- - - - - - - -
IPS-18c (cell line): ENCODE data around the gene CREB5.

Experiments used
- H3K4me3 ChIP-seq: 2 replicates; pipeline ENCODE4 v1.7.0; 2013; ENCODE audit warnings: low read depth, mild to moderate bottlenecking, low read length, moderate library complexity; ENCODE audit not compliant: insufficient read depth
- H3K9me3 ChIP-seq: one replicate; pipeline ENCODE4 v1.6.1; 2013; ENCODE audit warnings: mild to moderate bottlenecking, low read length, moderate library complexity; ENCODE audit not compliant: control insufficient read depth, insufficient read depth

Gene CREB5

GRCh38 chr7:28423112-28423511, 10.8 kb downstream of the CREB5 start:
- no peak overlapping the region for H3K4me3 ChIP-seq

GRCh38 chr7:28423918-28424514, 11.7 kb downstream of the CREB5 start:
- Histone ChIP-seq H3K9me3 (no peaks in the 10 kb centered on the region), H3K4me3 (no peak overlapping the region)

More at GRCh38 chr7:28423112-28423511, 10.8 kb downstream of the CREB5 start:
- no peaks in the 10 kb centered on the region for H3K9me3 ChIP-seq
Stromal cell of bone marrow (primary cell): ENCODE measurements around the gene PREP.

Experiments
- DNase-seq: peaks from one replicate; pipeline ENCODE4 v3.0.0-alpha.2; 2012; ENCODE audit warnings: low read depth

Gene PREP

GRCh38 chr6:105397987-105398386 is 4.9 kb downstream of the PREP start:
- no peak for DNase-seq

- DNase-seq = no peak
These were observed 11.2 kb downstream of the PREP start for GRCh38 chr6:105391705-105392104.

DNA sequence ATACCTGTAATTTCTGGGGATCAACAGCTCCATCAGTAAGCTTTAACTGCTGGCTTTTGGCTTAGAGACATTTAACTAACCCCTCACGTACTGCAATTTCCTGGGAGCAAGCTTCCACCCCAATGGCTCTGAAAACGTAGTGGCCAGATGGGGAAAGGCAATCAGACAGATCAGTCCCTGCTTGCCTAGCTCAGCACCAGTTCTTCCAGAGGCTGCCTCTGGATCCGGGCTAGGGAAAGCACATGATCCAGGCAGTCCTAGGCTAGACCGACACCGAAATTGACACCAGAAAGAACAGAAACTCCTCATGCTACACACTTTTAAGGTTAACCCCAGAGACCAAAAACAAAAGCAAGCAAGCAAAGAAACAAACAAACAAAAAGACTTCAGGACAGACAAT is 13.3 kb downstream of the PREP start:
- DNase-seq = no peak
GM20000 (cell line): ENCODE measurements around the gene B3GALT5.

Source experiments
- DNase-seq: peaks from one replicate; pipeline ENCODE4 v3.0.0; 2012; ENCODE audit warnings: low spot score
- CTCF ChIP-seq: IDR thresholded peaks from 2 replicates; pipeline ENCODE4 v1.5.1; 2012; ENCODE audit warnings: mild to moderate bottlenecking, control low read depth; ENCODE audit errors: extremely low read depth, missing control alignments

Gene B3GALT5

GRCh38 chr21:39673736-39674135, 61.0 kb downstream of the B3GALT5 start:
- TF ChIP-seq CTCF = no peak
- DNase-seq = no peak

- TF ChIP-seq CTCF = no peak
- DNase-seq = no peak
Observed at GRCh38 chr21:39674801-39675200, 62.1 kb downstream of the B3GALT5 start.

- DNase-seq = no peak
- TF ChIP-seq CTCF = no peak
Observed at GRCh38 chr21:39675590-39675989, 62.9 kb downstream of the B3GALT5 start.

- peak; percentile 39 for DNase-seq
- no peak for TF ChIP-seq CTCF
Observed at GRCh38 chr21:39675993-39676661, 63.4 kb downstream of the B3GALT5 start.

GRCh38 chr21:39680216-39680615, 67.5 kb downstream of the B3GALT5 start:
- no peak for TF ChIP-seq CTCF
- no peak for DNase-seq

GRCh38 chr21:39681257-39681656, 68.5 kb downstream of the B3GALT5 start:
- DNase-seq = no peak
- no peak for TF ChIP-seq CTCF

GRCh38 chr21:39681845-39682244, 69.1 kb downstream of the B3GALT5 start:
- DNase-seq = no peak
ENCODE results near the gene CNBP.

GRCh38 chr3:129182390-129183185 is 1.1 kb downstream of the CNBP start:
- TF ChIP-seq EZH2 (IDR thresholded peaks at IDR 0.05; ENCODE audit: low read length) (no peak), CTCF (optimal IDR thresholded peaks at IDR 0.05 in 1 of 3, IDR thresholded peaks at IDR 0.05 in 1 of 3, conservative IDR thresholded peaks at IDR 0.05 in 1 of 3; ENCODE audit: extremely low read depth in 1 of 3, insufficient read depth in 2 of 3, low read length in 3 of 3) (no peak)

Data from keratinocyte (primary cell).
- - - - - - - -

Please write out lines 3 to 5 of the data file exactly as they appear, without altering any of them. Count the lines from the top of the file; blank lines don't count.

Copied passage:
- H3K4me3 ChIP-seq: 2 replicates; pipeline ENCODE4 v1.7.0; 2013; ENCODE audit warnings: low read depth, mild to moderate bottlenecking, low read length, moderate library complexity; ENCODE audit not compliant: insufficient read depth
- H3K9me3 ChIP-seq: one replicate; pipeline ENCODE4 v1.6.1; 2013; ENCODE audit warnings: mild to moderate bottlenecking, low read length, moderate library complexity; ENCODE audit not compliant: control insufficient read depth, insufficient read depth

Gene CREB5